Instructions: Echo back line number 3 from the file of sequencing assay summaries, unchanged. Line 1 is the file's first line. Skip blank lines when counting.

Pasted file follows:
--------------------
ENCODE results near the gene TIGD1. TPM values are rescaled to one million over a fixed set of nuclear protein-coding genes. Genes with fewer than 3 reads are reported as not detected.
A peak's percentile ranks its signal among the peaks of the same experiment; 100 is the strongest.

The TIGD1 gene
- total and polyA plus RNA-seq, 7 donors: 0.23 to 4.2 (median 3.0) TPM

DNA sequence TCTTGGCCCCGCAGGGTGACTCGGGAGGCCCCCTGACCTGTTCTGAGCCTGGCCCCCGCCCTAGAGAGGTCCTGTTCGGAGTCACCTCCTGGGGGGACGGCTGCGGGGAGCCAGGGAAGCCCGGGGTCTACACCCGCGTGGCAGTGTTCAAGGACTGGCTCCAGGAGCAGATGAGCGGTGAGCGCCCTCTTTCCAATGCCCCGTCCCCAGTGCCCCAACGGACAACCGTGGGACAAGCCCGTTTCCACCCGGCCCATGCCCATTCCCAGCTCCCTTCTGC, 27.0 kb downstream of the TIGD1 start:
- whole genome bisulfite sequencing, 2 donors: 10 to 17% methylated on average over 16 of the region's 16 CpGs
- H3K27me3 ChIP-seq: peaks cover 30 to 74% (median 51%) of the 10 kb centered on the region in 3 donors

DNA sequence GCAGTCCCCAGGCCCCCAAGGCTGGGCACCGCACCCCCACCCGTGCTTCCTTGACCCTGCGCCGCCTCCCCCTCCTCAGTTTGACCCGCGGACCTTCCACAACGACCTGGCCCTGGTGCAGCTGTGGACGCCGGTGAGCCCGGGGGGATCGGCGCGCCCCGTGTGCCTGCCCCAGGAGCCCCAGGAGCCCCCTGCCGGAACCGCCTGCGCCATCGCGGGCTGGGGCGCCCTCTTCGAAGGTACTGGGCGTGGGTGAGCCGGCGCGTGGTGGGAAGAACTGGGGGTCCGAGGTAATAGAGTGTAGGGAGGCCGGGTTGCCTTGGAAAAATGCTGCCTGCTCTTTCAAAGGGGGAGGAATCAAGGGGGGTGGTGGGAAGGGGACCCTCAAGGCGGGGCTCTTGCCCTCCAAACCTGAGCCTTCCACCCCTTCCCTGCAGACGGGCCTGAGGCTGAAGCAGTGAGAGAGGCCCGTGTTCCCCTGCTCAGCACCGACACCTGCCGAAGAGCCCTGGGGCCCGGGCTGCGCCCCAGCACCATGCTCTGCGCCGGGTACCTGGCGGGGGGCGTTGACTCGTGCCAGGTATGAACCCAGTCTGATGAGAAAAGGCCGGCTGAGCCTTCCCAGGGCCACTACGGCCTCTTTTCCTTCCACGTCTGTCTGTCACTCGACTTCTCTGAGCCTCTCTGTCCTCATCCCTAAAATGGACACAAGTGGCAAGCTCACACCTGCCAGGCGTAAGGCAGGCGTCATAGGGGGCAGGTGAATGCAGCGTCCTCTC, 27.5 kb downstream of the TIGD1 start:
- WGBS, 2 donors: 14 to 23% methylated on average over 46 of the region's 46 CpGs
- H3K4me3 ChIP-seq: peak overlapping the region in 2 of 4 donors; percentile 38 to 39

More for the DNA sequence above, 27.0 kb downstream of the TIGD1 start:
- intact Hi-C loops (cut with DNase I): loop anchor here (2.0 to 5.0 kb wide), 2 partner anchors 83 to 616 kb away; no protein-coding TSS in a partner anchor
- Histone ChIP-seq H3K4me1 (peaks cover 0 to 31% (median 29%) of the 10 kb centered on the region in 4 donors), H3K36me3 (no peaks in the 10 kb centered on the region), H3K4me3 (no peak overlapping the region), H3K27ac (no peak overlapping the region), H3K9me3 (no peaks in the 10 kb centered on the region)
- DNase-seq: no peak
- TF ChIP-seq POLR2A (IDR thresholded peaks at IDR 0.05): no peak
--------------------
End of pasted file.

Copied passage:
The TIGD1 gene